Joe Public United Launches New Campaign For People Opposing Women Abuse


Joe Public United launched a gripping new campaign on behalf of client People Opposing Women Abuse (POWA) as the nation starts its 16 Days of Activism against the abuse of women and children.

The campaign calls all South Africans to break the silence around GBV and highlights the fact that while we battle the Covid-19 pandemic, another pandemic of gender-based violence rages silently in South African homes.

The campaign, titled the ‘Silent Pandemic’, kicked off on 25 November, with a shocking live news takeover on Soweto TV (Channel 251 DStv). As the female presenter read the headline news around Covid-19, her face appeared to become severely bruised as the appalling statistics of GBV in South Africa were revealed in titles: Since lockdown, calls to gender-based violence help-lines have tripled. This was followed by the call to action ‘Break the Silence. Pledge your support.’

Joe Public achieved this through the use of Spark Augmented Reality (AR) combined with other new technologies that enabled bruises and visual effects to be applied digitally to the footage through real-time face tracking. This allowed viewers at home to experience the newsfeed with the augmented reality effect during the broadcast. The horrific impacts of abuse unfolded before their eyes without the newsreader reacting – all highlighting the issue in a highly unexpected way that simply could not be ignored.

The multi-channel campaign will continue to break over the coming days in traditional media with TV as well as bolstered with public relations interviews. This will be further amplified in social media and paid digital media – harnessing the same AR technology to apply shocking visual effects to everyday women and even to celebrities, with a twist to be revealed as this campaign unfolds. All this happens as women (and men) take the pledge to break the silence, share it and actively call others to do the same to end the culture of silent ‘acceptance’ that perpetuates an abuse rate in South Africa that is almost five times the global average.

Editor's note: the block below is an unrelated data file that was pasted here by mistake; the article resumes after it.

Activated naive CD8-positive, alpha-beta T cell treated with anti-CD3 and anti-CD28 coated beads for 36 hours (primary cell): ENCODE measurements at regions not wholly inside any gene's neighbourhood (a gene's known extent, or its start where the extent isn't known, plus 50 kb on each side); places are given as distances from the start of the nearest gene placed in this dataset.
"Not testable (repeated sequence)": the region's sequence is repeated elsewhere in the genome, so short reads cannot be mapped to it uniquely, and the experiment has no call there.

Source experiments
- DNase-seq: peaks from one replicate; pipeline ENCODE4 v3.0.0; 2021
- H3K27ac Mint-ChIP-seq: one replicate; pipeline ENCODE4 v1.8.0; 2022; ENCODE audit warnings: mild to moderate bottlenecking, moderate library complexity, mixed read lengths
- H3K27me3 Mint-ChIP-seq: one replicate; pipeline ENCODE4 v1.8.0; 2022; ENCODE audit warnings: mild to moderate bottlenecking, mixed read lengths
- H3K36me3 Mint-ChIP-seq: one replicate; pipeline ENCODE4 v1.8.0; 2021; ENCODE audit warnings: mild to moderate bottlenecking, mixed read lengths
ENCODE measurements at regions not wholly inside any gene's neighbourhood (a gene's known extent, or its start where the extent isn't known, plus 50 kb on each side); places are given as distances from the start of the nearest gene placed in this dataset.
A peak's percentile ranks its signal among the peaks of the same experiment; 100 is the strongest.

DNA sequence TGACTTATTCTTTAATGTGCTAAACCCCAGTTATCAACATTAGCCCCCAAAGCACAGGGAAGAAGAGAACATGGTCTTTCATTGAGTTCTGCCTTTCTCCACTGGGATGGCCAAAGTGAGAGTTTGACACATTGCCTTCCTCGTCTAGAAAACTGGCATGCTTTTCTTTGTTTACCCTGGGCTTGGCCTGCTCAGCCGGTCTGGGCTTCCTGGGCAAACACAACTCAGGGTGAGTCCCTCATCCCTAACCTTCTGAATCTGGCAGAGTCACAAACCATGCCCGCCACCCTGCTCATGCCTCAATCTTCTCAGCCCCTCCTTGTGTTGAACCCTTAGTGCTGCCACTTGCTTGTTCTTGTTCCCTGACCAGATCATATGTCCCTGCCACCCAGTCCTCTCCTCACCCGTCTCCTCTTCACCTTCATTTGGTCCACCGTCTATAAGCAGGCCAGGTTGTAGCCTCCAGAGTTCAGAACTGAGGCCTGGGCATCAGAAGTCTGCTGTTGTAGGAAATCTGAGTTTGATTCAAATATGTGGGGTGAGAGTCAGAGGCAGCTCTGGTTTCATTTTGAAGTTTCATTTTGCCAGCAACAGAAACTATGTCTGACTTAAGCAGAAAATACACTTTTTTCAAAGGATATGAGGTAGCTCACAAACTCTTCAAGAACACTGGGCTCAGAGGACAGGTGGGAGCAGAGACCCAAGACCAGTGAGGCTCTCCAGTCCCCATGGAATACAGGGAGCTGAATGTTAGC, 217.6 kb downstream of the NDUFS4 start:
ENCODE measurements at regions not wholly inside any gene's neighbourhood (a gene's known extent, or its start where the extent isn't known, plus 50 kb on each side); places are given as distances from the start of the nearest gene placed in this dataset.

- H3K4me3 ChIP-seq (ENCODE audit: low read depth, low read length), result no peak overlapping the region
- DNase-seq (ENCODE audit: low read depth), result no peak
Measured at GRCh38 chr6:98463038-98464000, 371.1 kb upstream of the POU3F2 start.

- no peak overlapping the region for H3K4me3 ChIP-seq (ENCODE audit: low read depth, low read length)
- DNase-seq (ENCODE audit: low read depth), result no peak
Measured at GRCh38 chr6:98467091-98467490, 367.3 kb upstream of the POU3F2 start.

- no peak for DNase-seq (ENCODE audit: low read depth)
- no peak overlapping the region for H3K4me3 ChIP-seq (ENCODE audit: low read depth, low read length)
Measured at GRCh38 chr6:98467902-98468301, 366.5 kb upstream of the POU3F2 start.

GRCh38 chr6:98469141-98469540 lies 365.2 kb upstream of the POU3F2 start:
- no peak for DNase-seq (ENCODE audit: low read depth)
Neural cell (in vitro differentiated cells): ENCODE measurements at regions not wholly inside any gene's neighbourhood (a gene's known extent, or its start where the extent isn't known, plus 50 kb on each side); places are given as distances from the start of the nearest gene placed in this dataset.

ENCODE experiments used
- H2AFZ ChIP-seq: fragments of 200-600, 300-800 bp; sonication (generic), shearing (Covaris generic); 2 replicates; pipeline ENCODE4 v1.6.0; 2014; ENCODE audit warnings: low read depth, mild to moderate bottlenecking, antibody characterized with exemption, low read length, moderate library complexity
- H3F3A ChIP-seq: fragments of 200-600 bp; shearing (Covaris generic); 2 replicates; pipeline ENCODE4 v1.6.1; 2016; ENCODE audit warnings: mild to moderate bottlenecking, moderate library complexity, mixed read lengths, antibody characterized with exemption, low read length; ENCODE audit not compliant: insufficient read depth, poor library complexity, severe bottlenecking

‘For communities to move towards bringing an end to this Silent Pandemic, we must tackle this ingrained culture of silence around GBV. Where people don’t report it and victims are made to feel that they are bringing shame to their family if they speak out, the phenomenon of ‘bro code’… there are so many aspects where GBV is silenced. It can’t be that we only expect victims to speak out when it is the extended behaviour around this issue that needs to change. We must tackle it at a broader level in society and create a new norm of speaking out against the abuse by every man and woman in South Africa,’ said Xolisa Dyeshana, Chief Creative Officer, Joe Public Johannesburg.

‘Beyond the call to break the silence, both by taking the pledge and by adding your voice with #SilentPandemic, we appeal to those who can, to please donate to POWA at Within the current climate this is more urgent than ever before,’ added Jeanette Sera, Counselling Services Manager, POWA.

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